“Ok. I still don’t understand why you couldn’t have just put it that way in the beginning. For a writer, you’ve been doing a piss poor job lately of helping others understand you.”

    Well, in fairness, it really only does seem to be the same couple of people who misunderstand me again and again.

  23. Darryl Sloan says:

    Paul,

    “I really don’t see how you make a difference between imposition and general disagreeing, i don’t see how religion wanting you to believe in God, is any different than someone saying ‘i disagree with your current thinking, let’s discuss it’.”

    Crudely, it’s the difference between these two things:

    (a) “You must believe in Jesus. If you don’t you will be damned to hell forever. Jesus says the Scriptures are the infallible word of God. You therefore must believe all of it.”

    (b) “Here’s some information. Make of it what you will.”

    The former is mind-control by threat. I was smart enough (and respectful enough) as a Christian not to use it, but it is used greatly in the church, every time a preacher addresses a congregation (whose minds and opinions he has no knowledge about) and declares, “If you do not repent, you will perish.”

  24. Paulie says:

    But surely that same argument can be made then of Stacey and her children, if she tells her kids not to run across a road without looking, because they’ll get hit by a car and possibly die, she’s doing the exact same thing as a minister who wholeheartedly believes that without Jesus you are going to hell.

    There are some harsh truths in life, Darryl, if you drink bleach it will likely make you ill, if you try and fight a lion, barehanded, you’ll likely get hurt, by your reasoning no-one should inform you of this, because it doesn’t give you a fair option, “don’t fight the lion or you’ll get hurt or killed”, isn’t a fair option, but it’s the only option there is, based on the facts of the situation.

    The only reason being told anything by the pastor seemed any different, was because you had that belief-set, at the time. The same pastor could have gone to any random person in the street and said the exact same things, with greatly varying responses, from “amen brother” to “f*&k you”. The fact that you felt badgered and bullied (in retrospect), is because of you, not because of him or the church he worked for.
    You could easily have told him you disagreed, after all he was a mere man, he could have been wrong, just as much as you could. In fact, you could have argued your own view and ended up converting him to your way of thinking, if your argument was good enough and based in enough logic/fact/conviction, etc.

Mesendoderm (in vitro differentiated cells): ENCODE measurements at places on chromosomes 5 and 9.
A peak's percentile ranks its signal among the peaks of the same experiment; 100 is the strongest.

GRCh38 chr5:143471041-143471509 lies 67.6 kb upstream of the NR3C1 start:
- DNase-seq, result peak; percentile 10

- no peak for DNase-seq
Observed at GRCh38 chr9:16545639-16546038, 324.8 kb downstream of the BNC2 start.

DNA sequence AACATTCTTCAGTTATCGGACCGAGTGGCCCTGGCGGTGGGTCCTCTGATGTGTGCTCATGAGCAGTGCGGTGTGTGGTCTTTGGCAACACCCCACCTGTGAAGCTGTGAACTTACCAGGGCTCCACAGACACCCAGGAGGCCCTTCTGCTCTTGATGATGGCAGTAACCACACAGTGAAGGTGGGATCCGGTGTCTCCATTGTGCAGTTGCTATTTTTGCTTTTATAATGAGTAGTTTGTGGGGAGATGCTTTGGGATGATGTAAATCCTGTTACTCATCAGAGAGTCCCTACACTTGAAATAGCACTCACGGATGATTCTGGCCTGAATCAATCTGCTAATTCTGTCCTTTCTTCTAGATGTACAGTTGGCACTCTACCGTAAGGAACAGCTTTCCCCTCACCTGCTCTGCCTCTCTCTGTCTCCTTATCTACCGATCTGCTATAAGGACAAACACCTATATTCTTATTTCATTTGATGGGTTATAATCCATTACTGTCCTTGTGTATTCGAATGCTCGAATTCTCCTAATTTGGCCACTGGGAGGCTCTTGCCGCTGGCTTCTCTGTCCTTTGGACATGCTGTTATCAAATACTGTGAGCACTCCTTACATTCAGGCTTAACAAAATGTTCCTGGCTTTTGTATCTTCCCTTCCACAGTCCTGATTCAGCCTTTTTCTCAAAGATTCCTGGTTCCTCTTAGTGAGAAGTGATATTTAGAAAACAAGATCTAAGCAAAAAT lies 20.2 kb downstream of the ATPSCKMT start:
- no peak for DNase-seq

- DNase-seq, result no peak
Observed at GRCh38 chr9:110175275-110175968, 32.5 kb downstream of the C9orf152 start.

I would understand your point more if the pastor had said “you must believe things my way or i’ll be around with a baseball bat next time”, as that is literally a threat, which he himself plans to back up with action, but if he’s merely stating his opinion of a greater truth, and warning you of the dangers, it’s nothing more than words and opinions, which any of us can refute.

  25. Darryl Sloan says:

    Paul,

    I’m going to bow out now, for real this time. Everything I say to you seems to be fuel for disagreement, ad infinitum. There’s a lot I want to say in response, but I feel it’s time to stop.

  26. Chris says:

    Darryl,

    To repeat what I actually said (not what you inferred): “What matters is the freedom to think without imposition.” “

    If that’s really what all of this is about, then I agree with you. If this is something you feel as though you’ve only recently realized, then welcome to the Real World, Neo, we’ve been waiting for you all this time…

    So, in your mind, does “freedom to think without imposition” mean that we’re not allowed to critically analyze your opinions?

  27. Darryl Sloan says:

    Chris,

    “If this is something you feel as though you’ve only recently realized, then welcome to the Real World, Neo,”

    Well, as far as free thinking goes, I’ve been my own man for a long time. But as far as realising the scope of the amount of freedom that is given up by people, often without them realising it, I would to say I have learned a thing or two lately.

    “So, in your mind, does “freedom to think without imposition” mean that we’re not allowed to critically analyze your opinions?”

    No, of course not. And I would expect nothing less than for you to counter anything you disagree with. You offer information with the hope that I’ll understand and agree with it. I do the same. Sometimes we will see eye-to-eye, and sometimes we won’t. Neither of us is manipulating the other, and neither of us would want to.